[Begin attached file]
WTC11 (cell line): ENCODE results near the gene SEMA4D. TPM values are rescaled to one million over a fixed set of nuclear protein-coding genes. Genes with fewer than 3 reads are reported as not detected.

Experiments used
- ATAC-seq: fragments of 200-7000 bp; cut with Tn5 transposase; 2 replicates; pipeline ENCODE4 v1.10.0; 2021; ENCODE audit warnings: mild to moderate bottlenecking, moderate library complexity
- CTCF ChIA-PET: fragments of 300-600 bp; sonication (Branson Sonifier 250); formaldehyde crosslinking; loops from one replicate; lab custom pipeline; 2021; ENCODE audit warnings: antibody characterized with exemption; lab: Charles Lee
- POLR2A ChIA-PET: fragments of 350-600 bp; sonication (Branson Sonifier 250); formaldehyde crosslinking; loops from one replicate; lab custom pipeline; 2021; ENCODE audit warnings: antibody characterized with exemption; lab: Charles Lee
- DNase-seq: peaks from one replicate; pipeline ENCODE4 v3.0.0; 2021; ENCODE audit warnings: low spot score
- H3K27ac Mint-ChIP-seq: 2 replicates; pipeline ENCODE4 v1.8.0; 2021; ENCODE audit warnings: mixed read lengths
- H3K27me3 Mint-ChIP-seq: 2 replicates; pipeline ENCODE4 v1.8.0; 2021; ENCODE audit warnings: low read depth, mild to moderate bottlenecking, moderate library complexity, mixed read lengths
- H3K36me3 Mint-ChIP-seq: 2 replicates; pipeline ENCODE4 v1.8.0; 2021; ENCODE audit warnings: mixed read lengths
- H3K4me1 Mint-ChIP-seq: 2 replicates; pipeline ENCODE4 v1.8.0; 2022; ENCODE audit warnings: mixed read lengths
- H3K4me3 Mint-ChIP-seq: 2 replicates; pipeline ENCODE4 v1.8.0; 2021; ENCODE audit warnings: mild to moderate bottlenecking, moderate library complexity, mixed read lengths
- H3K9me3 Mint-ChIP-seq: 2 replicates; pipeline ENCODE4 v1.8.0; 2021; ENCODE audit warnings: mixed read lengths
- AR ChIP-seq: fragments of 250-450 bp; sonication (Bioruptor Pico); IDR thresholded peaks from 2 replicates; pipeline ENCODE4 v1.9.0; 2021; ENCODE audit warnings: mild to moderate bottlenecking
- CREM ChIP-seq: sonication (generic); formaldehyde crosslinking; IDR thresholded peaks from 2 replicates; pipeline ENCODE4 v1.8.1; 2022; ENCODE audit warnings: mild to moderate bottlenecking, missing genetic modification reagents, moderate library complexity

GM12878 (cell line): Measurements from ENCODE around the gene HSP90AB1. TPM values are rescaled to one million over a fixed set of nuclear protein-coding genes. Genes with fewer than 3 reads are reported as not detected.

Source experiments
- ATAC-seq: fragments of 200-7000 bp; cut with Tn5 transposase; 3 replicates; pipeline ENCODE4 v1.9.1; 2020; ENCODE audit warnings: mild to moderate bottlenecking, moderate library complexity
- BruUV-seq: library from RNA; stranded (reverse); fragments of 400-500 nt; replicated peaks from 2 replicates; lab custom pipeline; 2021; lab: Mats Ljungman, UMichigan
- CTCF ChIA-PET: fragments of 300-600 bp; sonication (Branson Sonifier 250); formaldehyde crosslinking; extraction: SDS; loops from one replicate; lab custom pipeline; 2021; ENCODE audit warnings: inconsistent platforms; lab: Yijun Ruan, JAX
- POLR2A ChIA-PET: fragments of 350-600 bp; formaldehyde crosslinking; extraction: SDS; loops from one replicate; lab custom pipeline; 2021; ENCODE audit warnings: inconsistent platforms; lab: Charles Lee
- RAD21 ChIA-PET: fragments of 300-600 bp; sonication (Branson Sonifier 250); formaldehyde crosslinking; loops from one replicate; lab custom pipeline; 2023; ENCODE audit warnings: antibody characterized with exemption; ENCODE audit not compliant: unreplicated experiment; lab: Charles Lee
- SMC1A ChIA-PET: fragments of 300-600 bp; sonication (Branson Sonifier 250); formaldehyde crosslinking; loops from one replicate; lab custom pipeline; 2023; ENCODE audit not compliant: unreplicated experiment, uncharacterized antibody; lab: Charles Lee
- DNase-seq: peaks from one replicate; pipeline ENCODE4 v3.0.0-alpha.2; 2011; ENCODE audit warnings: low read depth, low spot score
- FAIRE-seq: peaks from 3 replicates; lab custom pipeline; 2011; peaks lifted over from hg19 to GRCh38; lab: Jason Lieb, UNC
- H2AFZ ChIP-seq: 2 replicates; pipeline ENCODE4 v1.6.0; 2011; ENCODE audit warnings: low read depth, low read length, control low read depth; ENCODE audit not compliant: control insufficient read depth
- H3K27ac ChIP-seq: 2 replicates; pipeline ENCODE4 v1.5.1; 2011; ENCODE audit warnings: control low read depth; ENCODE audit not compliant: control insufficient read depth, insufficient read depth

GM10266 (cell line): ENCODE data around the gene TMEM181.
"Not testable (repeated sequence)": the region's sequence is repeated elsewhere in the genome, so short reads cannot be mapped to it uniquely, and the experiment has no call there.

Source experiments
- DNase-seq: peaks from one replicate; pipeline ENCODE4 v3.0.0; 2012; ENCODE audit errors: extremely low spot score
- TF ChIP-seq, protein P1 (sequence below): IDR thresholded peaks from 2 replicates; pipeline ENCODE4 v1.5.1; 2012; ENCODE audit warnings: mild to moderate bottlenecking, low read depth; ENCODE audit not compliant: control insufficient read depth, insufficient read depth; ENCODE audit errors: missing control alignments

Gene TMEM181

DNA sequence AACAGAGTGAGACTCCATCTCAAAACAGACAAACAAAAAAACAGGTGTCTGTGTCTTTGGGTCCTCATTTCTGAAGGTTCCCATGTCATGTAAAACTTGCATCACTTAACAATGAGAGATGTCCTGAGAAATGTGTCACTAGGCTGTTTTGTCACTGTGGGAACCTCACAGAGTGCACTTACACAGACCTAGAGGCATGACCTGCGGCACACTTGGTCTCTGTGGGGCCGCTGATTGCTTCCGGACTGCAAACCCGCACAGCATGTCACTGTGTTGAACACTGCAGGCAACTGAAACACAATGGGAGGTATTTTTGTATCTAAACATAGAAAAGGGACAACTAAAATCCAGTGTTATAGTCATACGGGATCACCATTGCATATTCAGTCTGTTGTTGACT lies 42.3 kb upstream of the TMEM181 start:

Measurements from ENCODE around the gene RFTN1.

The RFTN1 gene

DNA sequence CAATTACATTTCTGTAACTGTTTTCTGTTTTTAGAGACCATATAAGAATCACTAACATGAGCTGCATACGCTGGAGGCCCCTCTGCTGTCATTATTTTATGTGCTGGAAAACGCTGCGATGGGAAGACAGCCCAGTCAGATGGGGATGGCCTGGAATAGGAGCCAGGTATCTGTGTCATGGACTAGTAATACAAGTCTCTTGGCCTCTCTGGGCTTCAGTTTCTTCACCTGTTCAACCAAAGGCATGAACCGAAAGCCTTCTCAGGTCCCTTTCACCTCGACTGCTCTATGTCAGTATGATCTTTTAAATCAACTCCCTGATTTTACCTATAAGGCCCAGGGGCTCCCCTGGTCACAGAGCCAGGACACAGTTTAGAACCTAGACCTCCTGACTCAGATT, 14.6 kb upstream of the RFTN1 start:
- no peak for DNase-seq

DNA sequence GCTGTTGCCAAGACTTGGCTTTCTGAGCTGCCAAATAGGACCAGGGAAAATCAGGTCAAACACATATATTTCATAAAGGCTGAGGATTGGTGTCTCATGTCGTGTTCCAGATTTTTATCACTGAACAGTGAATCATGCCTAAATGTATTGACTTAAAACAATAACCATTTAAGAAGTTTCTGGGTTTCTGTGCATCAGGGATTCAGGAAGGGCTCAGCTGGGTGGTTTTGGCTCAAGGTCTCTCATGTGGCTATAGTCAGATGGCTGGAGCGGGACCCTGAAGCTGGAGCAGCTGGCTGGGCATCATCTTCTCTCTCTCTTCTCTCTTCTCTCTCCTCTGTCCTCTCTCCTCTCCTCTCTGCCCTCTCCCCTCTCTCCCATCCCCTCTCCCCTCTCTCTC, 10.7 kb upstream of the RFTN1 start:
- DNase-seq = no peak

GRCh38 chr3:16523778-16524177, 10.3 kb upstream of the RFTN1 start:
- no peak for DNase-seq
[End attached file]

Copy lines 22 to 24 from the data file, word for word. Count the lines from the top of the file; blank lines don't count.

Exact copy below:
- SMC1A ChIA-PET: fragments of 300-600 bp; sonication (Branson Sonifier 250); formaldehyde crosslinking; loops from one replicate; lab custom pipeline; 2023; ENCODE audit not compliant: unreplicated experiment, uncharacterized antibody; lab: Charles Lee
- DNase-seq: peaks from one replicate; pipeline ENCODE4 v3.0.0-alpha.2; 2011; ENCODE audit warnings: low read depth, low spot score
- FAIRE-seq: peaks from 3 replicates; lab custom pipeline; 2011; peaks lifted over from hg19 to GRCh38; lab: Jason Lieb, UNC